Carl McNair was born in the state of Florida and was appointed from that state to the United States Military Academy at West Point, New York being admitted as a new cadet on July 3, 1951. Following graduation on June 7, 1955, he was commissioned as an Infantry Second Lieutenant. Lieutenant McNair then attended flight training and Airborne School before serving his initial troop duty with the 82nd Airborne Division (1956-1957). Following the completion of both the Infantry Officer Basic Course and Ranger School, he was next assigned as an aviation advisor to the Second Field Army of the Republic of China in the Military Assistance Advisory Group (MAAG) Taiwan (1957-1959).
Following attendance at the Infantry Officer’s Advanced Course at Fort Benning, Georgia (1961), he obtained a Master of Science degree in Aerospace Engineering from Georgia Tech in 1963. He next served as a Battle Group and Brigade S3, followed by company command with the 1st Cavalry Division along the DMZ in Korea (1963-1964). He then returned to the Pentagon for service with the Air Mobility Division in the Office of the Chief of Research and Development (1964-1967). In 1967, he headed for Vietnam.
McNair’s career in Army Aviation paralleled the increasingly critical role helicopters played in combat. While the Air Force’s bombers and fighters could attack large targets, the Army’s helicopters revolutionized ground combat, especially against highly mobile opponents on the modern battlefield. Helicopters get troops into previously inaccessible places, give them overhead gun cover and evacuate them when needed.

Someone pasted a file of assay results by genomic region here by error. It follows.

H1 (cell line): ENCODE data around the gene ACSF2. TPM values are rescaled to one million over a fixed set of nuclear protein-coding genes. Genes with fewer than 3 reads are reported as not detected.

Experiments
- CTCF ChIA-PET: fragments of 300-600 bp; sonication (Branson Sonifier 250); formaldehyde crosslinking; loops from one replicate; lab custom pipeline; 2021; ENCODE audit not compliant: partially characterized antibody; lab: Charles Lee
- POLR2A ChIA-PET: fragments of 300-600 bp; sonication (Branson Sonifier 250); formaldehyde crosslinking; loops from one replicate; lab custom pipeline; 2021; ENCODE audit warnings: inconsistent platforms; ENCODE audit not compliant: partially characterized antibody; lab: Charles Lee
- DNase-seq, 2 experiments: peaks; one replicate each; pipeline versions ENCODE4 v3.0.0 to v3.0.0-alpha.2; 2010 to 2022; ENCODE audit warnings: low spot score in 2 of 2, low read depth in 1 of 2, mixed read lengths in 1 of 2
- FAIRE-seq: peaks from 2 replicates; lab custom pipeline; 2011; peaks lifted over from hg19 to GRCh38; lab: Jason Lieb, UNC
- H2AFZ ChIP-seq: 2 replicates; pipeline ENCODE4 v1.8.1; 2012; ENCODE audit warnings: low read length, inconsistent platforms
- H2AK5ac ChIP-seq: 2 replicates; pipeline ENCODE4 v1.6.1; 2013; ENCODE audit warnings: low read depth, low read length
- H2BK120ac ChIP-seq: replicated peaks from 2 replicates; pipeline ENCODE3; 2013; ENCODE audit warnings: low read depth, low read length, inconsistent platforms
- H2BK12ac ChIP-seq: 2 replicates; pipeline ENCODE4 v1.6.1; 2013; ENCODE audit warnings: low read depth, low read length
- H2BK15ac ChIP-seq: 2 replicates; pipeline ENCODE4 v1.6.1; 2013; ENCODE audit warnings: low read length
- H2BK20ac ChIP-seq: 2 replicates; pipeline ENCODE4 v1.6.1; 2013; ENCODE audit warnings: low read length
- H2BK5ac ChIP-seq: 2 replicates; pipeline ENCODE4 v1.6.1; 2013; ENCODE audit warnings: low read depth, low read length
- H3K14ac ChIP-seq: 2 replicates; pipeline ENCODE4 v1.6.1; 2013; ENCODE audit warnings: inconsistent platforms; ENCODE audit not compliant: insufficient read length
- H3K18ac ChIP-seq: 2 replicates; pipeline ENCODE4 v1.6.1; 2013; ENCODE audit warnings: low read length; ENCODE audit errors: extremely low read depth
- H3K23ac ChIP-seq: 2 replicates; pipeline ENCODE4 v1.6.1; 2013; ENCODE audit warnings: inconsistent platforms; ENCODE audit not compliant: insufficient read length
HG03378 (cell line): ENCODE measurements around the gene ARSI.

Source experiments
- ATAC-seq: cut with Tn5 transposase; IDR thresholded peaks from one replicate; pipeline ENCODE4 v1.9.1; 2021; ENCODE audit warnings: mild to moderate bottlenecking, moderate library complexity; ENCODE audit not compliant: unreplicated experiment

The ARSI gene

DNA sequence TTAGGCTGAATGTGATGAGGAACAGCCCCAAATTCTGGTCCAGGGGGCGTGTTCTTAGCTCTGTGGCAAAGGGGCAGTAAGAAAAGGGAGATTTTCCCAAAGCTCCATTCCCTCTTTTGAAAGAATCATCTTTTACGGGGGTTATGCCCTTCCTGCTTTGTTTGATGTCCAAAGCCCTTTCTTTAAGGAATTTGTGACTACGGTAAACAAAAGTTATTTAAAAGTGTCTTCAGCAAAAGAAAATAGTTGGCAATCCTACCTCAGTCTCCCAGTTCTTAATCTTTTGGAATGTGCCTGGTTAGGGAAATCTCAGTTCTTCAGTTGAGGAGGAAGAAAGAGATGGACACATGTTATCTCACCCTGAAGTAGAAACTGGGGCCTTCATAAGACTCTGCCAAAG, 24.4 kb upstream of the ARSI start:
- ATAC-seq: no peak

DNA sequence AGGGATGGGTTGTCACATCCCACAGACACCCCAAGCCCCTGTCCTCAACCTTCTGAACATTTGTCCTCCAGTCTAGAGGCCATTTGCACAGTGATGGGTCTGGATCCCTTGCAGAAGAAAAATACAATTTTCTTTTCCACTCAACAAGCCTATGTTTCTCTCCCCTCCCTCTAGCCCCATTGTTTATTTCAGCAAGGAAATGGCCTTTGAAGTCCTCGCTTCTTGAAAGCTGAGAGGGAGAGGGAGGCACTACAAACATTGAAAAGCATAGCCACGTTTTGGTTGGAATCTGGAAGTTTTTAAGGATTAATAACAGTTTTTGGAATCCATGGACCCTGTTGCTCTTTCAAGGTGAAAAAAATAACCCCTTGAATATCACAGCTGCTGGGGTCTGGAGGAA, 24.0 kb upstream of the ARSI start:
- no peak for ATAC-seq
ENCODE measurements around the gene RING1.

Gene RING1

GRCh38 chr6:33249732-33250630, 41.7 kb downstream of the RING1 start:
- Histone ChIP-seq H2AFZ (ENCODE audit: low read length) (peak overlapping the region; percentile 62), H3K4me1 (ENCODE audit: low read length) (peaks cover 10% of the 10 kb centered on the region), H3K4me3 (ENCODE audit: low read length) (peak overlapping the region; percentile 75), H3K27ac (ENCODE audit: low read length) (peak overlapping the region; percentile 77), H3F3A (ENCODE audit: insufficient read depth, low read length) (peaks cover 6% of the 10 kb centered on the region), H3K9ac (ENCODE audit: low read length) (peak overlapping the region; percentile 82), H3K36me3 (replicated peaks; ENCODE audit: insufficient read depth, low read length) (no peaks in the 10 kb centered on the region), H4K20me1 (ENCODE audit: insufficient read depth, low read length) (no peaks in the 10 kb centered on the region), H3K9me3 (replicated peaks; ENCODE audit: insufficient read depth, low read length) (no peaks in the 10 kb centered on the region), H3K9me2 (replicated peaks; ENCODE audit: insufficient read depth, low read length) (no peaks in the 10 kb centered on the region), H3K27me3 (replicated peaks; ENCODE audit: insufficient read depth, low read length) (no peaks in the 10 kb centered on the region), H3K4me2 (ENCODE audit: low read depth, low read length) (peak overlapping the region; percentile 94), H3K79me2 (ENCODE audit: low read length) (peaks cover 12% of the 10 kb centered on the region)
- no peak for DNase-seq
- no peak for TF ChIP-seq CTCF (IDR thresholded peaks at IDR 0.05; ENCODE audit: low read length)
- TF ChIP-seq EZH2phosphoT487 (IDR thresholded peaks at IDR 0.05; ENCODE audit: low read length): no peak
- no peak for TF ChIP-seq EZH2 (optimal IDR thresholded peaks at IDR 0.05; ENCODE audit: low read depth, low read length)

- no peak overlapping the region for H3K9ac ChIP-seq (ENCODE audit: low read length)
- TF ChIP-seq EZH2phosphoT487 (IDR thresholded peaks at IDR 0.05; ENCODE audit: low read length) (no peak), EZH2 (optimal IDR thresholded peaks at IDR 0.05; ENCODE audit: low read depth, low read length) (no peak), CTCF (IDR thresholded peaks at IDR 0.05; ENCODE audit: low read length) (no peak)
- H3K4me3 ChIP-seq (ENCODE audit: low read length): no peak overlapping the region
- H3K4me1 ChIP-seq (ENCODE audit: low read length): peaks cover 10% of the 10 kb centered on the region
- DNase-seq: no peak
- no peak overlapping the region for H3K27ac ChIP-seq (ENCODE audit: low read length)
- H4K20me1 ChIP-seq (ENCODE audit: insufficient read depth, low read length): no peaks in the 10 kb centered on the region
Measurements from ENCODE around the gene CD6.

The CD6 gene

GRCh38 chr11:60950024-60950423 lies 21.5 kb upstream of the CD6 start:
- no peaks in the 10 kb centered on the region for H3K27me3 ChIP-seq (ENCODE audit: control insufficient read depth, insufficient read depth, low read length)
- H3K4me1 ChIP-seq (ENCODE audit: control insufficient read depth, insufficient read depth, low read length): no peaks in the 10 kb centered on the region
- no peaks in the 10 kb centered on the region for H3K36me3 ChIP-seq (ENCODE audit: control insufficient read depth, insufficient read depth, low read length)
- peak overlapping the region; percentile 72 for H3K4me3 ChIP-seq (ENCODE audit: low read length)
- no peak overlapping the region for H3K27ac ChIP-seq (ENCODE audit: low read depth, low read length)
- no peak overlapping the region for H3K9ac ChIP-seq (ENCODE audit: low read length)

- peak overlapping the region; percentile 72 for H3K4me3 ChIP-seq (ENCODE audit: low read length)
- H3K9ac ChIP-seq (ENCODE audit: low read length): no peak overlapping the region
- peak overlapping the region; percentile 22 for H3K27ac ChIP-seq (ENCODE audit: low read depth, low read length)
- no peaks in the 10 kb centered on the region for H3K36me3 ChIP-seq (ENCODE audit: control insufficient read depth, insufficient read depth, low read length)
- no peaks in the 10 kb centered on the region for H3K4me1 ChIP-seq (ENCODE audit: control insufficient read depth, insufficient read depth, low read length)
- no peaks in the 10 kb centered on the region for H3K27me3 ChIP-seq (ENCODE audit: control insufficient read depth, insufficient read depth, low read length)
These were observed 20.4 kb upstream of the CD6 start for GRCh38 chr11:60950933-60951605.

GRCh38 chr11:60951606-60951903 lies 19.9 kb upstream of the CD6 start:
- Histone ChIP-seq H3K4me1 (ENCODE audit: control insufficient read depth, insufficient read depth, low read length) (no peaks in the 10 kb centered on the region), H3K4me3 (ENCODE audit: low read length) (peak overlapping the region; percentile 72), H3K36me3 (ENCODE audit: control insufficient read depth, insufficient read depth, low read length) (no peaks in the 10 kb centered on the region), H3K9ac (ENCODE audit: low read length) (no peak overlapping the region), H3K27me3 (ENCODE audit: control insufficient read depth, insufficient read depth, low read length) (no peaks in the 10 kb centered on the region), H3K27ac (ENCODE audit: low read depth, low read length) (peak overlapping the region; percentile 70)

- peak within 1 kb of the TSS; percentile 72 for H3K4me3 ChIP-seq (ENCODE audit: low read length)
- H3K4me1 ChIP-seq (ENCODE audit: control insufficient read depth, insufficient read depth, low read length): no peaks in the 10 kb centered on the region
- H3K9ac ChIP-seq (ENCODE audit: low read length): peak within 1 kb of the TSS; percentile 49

Helicopter warfare reached maturity in Vietnam where McNair served two tours of duty. As a Major, he commanded the 121st Assault Helicopter Company, the "Soc Trang Tigers," an Assault Helicopter Company operating throughout the Mekong Delta. He would next become the S3 of the 164th Combat Aviation Group. Later, when he was promoted to Lieutenant Colonel, he commanded the 145th Combat Aviation Battalion, a battalion of five companies and more than 125 helicopters. Aviation commanding officers didn’t remain on the ground; McNair personally would log over 1,600 hours of combat flying time in Vietnam, frequently flying as many as 15 hours a day (1967-1969).
Returning to the United States in 1969 he attended the Armed Forces Staff College (1969) and following graduation, was assigned to the staff and faculty there (1970). He next attended the Army War College (1971) before serving in the Tactical Department at West Point (1971-1973). He next served at Fort Hood, Texas as the Director, Command, Control, and Communications Testing in Project MASSTER (1973-1974); and then at Fort Rucker, Alabama where he commanded the Army Aviation Troop Brigade (1974-1975), preceding a three-year tour of duty with the Secretariat and the Army Staff—first as Deputy for Aviation to the Assistant Secretary of the Army (R&D) (1975-1977) and then as Executive Officer to the Deputy Chief of Staff for Research, Development and Acquisition (1977-1978).
Carl McNair’s promotion to Brigadier General in 1978 started with an assignment as Deputy Director of Requirements and Army Aviation Officer in the Office of the Deputy Chief of Staff for Operations, Headquarters, Department of the Army (1978-1979). Assigned in 1979 to Fort Rucker, Alabama, McNair served first as Deputy Commanding General (1979) and later as Commanding General of the Army Aviation Center (1980-1983).